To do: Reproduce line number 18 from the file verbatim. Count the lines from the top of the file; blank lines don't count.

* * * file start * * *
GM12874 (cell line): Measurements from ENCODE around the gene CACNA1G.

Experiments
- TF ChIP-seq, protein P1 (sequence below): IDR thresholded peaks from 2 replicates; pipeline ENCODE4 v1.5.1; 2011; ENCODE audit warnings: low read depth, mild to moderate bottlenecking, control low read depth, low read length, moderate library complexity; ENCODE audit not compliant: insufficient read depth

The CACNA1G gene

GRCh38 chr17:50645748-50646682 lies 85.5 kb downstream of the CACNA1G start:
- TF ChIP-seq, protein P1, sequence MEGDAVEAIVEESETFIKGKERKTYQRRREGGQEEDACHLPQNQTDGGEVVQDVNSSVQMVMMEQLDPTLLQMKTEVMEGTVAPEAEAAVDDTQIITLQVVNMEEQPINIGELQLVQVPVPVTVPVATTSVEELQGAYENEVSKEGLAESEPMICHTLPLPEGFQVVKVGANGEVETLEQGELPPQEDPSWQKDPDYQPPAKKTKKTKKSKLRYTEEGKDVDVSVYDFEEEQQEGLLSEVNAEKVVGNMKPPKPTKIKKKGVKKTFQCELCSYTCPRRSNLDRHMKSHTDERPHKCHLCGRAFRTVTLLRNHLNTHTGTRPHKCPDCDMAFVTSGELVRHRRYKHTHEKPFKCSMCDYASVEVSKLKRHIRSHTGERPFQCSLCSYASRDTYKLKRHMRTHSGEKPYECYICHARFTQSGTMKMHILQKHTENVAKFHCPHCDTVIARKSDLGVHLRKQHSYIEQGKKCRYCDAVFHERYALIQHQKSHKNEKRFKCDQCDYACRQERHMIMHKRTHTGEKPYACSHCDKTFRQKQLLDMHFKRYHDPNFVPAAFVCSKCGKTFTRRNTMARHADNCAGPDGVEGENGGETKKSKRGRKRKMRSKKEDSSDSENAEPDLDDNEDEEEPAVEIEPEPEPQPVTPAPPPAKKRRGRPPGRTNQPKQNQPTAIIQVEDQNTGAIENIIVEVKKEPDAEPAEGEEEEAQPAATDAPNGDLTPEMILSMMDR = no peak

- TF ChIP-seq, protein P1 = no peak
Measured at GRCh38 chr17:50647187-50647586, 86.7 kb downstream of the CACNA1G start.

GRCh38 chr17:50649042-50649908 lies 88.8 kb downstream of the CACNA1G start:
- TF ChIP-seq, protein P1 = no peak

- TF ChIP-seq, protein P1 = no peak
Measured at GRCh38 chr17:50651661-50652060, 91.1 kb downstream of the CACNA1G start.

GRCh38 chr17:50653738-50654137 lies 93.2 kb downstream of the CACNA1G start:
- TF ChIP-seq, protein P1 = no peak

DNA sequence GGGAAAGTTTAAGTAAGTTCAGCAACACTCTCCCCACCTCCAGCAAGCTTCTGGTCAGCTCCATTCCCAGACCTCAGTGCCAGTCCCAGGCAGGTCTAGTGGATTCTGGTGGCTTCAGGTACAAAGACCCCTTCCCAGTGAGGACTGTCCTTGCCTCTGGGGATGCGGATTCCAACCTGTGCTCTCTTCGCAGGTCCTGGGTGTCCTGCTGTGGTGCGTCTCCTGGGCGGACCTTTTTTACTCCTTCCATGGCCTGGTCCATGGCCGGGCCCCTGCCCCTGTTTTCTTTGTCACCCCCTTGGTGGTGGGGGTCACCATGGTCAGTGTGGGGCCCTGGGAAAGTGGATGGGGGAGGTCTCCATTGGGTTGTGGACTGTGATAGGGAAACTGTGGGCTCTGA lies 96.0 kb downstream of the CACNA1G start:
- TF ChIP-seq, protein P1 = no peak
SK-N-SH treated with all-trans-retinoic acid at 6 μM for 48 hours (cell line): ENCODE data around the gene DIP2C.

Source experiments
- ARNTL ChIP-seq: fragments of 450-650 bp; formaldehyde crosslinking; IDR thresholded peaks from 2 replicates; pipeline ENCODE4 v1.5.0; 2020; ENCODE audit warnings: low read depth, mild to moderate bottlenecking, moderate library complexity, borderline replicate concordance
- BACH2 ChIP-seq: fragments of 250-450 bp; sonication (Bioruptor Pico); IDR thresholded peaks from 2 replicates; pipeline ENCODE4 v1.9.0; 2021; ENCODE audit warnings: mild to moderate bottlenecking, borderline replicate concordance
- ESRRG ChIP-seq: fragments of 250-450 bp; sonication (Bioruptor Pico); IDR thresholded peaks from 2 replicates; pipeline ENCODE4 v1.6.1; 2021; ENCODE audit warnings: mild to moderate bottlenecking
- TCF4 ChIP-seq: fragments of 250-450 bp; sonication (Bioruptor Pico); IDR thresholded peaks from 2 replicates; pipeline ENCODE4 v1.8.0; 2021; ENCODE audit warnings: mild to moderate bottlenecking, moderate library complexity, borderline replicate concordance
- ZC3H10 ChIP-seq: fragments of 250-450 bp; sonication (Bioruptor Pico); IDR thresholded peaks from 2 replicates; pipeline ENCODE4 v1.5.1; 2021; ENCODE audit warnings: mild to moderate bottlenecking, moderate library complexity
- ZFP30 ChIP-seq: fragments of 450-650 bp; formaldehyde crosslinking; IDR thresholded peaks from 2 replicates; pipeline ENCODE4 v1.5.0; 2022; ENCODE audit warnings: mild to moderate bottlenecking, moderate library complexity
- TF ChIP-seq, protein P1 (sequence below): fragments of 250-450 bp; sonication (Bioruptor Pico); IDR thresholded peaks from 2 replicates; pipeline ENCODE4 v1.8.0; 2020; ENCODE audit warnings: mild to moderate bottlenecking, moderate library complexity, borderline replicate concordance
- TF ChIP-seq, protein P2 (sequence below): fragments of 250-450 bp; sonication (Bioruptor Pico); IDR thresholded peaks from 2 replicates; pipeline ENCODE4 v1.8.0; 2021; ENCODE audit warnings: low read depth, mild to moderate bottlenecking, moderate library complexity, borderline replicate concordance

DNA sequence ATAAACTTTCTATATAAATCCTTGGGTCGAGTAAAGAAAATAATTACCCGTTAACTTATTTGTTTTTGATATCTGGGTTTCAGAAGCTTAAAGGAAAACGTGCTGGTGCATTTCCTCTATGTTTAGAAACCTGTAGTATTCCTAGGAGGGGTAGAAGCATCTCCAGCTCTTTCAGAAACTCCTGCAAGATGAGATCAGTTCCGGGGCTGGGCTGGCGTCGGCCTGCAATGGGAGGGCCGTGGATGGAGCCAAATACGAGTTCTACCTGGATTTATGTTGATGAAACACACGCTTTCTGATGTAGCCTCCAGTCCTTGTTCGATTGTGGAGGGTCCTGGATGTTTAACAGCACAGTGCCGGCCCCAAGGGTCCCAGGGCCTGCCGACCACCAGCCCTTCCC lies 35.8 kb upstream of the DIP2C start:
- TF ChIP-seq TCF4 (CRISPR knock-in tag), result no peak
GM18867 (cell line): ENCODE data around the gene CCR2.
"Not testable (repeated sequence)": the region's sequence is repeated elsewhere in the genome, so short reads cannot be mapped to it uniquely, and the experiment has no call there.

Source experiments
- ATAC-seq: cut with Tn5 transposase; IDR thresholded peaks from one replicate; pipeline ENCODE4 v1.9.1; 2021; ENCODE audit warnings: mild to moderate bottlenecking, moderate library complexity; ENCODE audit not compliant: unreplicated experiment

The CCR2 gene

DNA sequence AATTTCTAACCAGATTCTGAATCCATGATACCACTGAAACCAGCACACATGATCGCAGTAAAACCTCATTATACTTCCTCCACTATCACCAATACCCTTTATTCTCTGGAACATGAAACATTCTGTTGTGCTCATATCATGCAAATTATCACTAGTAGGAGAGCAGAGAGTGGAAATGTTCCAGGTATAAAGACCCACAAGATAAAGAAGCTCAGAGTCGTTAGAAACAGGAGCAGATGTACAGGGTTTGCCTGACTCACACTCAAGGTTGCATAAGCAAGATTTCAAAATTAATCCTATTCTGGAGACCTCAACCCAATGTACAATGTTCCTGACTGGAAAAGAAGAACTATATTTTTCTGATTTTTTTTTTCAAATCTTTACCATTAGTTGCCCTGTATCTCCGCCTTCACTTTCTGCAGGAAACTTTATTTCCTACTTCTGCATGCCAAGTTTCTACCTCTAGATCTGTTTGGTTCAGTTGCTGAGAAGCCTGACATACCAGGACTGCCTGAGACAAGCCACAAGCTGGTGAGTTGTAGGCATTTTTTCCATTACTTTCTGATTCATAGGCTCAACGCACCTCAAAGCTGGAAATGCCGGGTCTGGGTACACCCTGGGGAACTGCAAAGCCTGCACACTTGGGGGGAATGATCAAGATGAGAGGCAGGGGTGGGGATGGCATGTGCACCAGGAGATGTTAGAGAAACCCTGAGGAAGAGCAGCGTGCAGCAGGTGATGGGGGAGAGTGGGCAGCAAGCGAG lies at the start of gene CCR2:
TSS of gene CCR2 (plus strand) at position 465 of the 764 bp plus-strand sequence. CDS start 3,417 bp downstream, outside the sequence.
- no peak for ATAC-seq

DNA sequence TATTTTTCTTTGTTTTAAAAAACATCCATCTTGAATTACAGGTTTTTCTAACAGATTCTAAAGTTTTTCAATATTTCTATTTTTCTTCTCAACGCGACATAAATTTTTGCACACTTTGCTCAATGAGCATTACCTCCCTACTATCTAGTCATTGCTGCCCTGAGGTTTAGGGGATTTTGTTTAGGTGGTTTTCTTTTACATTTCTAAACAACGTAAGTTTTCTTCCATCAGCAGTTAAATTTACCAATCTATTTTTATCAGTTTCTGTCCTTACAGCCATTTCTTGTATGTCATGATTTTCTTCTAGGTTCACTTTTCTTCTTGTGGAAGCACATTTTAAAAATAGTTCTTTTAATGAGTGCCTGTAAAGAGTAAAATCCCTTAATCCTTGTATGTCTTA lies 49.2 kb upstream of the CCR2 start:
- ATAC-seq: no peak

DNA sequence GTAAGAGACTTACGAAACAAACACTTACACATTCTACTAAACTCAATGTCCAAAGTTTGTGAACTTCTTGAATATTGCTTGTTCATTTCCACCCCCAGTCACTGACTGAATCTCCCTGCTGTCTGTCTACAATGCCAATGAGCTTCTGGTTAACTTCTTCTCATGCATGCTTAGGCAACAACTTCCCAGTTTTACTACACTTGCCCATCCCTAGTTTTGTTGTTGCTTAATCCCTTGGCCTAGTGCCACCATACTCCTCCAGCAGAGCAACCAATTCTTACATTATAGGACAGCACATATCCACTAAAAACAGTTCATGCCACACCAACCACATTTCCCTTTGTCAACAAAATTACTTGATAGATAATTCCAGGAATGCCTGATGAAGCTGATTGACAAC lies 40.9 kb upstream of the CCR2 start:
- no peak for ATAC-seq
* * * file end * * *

Source experiments